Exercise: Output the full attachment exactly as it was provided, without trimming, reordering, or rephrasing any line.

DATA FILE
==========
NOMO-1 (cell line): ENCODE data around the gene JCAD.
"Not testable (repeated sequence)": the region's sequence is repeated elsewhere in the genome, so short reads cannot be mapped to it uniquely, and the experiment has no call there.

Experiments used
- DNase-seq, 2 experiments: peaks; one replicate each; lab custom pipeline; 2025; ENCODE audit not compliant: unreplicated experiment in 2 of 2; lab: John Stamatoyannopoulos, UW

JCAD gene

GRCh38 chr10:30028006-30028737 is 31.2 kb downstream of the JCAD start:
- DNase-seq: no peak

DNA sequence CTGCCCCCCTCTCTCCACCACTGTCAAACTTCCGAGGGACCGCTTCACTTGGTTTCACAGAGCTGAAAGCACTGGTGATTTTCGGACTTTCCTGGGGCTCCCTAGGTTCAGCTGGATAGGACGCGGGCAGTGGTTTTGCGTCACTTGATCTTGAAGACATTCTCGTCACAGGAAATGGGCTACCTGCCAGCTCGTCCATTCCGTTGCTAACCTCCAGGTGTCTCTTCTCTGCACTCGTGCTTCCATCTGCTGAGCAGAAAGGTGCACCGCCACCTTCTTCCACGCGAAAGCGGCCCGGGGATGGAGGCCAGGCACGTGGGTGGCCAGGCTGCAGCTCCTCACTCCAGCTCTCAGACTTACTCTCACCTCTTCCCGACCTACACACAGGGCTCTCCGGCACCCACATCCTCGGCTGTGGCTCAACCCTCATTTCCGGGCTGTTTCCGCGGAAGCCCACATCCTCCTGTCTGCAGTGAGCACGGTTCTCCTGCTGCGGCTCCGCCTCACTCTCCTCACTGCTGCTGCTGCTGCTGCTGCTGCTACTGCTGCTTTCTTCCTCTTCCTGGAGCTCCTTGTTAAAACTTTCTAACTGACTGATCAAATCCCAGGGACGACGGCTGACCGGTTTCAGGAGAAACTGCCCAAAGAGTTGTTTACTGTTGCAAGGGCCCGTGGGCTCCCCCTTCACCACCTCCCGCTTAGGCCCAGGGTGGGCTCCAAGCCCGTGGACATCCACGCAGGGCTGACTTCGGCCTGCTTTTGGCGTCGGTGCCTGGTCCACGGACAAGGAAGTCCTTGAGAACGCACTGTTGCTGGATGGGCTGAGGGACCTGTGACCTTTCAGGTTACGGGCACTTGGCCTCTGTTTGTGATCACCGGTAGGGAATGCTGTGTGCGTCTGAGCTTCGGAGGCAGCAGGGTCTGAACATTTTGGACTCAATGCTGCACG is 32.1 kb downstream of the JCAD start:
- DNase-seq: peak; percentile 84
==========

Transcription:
NOMO-1 (cell line): ENCODE data around the gene JCAD.
"Not testable (repeated sequence)": the region's sequence is repeated elsewhere in the genome, so short reads cannot be mapped to it uniquely, and the experiment has no call there.

Experiments used
- DNase-seq, 2 experiments: peaks; one replicate each; lab custom pipeline; 2025; ENCODE audit not compliant: unreplicated experiment in 2 of 2; lab: John Stamatoyannopoulos, UW

JCAD gene

GRCh38 chr10:30028006-30028737 is 31.2 kb downstream of the JCAD start:
- DNase-seq: no peak

DNA sequence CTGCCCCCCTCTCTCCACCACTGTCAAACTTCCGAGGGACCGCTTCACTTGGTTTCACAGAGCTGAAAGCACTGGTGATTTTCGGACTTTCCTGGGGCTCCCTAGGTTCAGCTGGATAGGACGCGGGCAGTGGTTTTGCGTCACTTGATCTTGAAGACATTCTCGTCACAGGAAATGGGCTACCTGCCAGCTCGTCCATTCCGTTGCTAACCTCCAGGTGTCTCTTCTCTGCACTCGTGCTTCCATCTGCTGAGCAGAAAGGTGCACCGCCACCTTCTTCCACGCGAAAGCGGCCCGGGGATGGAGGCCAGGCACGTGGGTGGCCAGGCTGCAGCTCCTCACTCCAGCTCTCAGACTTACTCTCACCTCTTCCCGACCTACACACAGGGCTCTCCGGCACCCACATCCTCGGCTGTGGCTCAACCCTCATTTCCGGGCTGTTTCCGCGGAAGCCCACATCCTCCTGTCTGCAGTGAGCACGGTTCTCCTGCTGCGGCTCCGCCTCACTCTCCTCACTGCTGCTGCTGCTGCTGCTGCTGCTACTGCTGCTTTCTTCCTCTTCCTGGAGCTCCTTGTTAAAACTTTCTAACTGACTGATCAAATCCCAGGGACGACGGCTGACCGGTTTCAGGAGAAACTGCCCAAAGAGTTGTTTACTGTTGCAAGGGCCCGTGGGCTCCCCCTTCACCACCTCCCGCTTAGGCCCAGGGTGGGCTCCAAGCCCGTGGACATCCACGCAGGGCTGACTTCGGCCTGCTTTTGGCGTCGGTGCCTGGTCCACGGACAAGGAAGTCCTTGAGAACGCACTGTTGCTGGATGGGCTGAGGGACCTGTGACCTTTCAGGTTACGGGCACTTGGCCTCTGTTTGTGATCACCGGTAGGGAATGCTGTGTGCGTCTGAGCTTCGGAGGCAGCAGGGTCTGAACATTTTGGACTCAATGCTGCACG is 32.1 kb downstream of the JCAD start:
- DNase-seq: peak; percentile 84